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Why Can’t Political Husbands Be More Like Political Wives? With PM-Norton-Taxes

September 11, 1990

WASHINGTON (AP) _ If Edward Norton were running for Congress and his wife Eleanor didn’t mail their tax returns for eight years, would that be the end of his career?

Political analysts think probably not. But they see dimmer prospects for his wife, whose real-life District of Columbia congressional bid appears to be sinking under the weight of her husband’s tax revelations.

″I can’t recall a male candidate who’s been penalized by something that his wife has done,″ says Jane Danowitz, director of the Women’s Campaign Fund. ″And yet we see scores of women that people are attempting to bring down by citing their husbands’ indiscretions.″

Norton is not the only candidate having husband trouble this year.

Democrat Dianne Feinstein is on the defensive about her wealthy husband’s complex business dealings, investments and contributions to her campaign for governor of California.

And in Colorado, Democratic Senate candidate Josie Heath’s husband retired from Manville Corp. earlier than he had planned when Heath’s primary opponent tried to tie her environmental record to Manville’s asbestos problems.

Eleanor Holmes Norton, a law professor and former Carter administration civil rights official, had projected a winning image of strength and competence. The disclosure that her husband hadn’t filed the couple’s D.C. tax returns since 1982 - and hadn’t told her - was disheartening to many supporters.

The Norton debacle reminded many of Geraldine Ferraro’s ordeal as the Democratic nominee for vice president in 1984. Her husband, John Zaccaro, initially caused a flap by refusing to release his income tax returns.

The situation escalated with questions about his father’s Mafia ties, an alleged illegal bribe and a conservatorship that he was found to have mishandled. Zaccaro eventually was acquitted by a jury of the bribery allegation.

Two years before Ferraro’s troubles, Democrat Roxanne Conlin was coasting toward the governorship of Iowa. Then she disclosed that she and her husband, a real estate investor, were worth $2.2 million but had paid no state income taxes and made only a token federal payment the year before.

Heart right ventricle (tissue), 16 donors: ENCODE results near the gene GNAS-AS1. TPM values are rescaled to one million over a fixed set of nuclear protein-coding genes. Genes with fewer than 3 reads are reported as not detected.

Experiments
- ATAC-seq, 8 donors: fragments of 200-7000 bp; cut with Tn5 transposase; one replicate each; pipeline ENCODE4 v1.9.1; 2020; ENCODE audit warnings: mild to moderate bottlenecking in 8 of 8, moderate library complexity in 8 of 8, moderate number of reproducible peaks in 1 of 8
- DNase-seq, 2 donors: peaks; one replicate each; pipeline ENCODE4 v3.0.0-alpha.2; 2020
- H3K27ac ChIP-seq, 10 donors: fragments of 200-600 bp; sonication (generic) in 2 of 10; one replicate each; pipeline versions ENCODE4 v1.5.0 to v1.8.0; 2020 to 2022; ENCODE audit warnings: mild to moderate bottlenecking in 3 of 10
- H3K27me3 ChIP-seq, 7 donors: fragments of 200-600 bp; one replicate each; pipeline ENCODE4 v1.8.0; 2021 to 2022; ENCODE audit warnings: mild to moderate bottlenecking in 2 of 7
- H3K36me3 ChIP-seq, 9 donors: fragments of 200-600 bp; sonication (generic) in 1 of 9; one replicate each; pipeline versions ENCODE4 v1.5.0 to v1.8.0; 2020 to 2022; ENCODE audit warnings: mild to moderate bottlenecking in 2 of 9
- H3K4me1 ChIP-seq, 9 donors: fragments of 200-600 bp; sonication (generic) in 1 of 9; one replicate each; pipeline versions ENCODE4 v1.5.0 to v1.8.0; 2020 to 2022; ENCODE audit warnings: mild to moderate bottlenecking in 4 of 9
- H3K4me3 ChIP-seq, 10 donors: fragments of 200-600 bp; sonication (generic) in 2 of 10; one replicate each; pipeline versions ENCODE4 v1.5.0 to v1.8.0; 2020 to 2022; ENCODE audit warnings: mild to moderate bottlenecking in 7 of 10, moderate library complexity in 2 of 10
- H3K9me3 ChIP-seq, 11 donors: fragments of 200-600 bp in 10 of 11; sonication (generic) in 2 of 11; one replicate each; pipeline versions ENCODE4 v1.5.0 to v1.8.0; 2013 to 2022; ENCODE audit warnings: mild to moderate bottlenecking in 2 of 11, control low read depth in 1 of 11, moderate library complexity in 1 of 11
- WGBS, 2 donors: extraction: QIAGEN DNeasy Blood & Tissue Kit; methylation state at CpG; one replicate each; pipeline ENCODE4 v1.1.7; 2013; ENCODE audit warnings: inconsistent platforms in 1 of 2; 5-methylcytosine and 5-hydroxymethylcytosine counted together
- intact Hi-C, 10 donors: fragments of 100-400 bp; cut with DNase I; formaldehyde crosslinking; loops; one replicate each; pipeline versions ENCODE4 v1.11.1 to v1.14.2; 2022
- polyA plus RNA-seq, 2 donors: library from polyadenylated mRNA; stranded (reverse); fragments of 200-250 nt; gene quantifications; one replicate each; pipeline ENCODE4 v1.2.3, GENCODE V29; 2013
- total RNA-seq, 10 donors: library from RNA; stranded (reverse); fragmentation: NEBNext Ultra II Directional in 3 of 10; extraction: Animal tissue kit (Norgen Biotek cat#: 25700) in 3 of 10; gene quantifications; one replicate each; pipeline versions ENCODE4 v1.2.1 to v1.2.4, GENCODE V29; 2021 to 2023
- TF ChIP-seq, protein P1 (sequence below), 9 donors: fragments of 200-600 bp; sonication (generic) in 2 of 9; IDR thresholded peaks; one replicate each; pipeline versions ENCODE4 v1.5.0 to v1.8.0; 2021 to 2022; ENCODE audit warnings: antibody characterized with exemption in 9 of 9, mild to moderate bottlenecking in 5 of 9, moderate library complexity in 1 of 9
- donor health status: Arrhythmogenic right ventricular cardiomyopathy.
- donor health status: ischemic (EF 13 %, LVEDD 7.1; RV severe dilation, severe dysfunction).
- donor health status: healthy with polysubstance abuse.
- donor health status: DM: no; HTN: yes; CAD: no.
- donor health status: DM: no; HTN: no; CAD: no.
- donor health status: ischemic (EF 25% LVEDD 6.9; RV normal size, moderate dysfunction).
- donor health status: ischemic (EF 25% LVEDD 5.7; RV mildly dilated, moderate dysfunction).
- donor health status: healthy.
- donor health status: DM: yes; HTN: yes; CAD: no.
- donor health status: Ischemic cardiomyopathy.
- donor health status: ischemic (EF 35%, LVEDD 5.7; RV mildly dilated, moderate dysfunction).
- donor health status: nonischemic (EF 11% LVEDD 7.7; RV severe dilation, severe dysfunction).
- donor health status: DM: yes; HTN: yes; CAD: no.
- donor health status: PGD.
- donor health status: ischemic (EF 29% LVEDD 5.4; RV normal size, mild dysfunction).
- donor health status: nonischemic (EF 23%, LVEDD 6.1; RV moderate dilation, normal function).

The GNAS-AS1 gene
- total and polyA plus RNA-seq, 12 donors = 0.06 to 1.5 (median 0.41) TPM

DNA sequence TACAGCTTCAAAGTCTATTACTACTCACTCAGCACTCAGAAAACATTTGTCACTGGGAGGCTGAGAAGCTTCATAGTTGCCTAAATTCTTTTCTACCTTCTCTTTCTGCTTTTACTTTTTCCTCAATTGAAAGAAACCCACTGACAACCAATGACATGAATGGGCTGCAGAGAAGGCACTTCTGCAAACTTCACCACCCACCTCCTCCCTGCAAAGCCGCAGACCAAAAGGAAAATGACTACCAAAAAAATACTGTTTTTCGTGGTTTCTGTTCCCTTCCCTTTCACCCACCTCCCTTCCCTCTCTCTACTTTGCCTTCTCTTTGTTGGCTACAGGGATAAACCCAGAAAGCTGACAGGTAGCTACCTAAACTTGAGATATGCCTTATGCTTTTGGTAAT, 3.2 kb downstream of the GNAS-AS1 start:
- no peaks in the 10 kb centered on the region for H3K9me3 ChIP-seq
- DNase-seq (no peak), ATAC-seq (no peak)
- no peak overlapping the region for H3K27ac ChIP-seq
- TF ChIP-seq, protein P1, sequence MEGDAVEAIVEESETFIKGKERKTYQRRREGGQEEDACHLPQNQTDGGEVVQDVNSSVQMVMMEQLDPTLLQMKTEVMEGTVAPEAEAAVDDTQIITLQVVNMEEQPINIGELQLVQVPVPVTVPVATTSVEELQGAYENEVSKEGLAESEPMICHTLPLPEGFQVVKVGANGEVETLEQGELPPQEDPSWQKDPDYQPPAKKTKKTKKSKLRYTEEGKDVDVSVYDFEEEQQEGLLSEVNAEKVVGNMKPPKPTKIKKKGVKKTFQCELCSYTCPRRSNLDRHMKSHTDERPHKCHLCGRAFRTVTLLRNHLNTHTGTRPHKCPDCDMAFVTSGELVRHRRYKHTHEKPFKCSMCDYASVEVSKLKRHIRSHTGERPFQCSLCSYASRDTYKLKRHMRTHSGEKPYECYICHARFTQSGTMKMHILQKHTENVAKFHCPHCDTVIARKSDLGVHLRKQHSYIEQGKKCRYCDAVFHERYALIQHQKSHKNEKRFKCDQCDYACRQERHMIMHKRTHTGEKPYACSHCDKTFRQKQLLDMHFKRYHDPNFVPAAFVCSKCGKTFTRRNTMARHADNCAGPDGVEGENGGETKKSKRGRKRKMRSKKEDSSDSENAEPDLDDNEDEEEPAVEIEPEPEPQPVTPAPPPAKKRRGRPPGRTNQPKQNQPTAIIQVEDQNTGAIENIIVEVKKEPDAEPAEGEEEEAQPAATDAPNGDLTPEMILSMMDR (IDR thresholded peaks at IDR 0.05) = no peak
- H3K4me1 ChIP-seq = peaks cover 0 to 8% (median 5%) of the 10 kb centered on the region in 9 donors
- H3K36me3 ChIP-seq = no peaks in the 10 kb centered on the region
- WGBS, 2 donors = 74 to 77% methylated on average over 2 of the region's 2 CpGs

Voters didn’t buy her explanation that she owed no taxes because of her husband’s business losses - especially since he was using real estate tax shelters that she had campaigned against.

A husband’s dealings also proved fatal in 1987, when California Secretary of State March Fong Eu dropped out of a Democratic Senate primary race rather than meet financial disclosure requirements regarding her income. Eu said her ″married relationship is such″ that she couldn’t reveal details of her husband’s interests in Hong Kong and Singapore.

While recent history is dotted with troublesome husbands, it is harder to find cases in which men have paid for their wives’ behavior.

There was Marion Javits’ lucrative consultant work for the Iranian government, which greatly embarrassed her husband, the late Sen. Jacob Javits, R-N.Y. And Sen. Mark Hatfield’s wife triggered an ethics probe by accepting $55,000 in real estate fees from a Greek businessman.

However, Danowitz said ″these people made the personality column but not the front page. It’s been a personal interest story rather than something terribly damaging″ to the politician.

The disparity is attributed by many to a patronizing view of women: they are presumed to have less influence over their husbands, less of a power base in the outside world and less potential for creating a conflict of interest.

″It’s a double standard,″ says John Reilly, the political adviser who was in charge of selecting the Democrats’ 1984 vice presidential candidate. ″It’s a throwback and it bothers me.″

As more political wives pursue careers of their own, analysts wonder if their activities will be scrutinized as carefully as those of the political husbands now in the spotlight.

″It may be that when women come of age in all aspects of our society, they’ll have an equally detrimental effect on the campaigns of their spouses,″ Danowitz joked.

But for now, the Norton saga is another cautionary tale for women.

″It certainly will redouble everyone’s efforts to ensure that women running for office know everything there is to be known about their family circumstances,″ said Wendy Sherman, executive director of Emily’s List, a Democratic fund-raising group that endorsed Norton.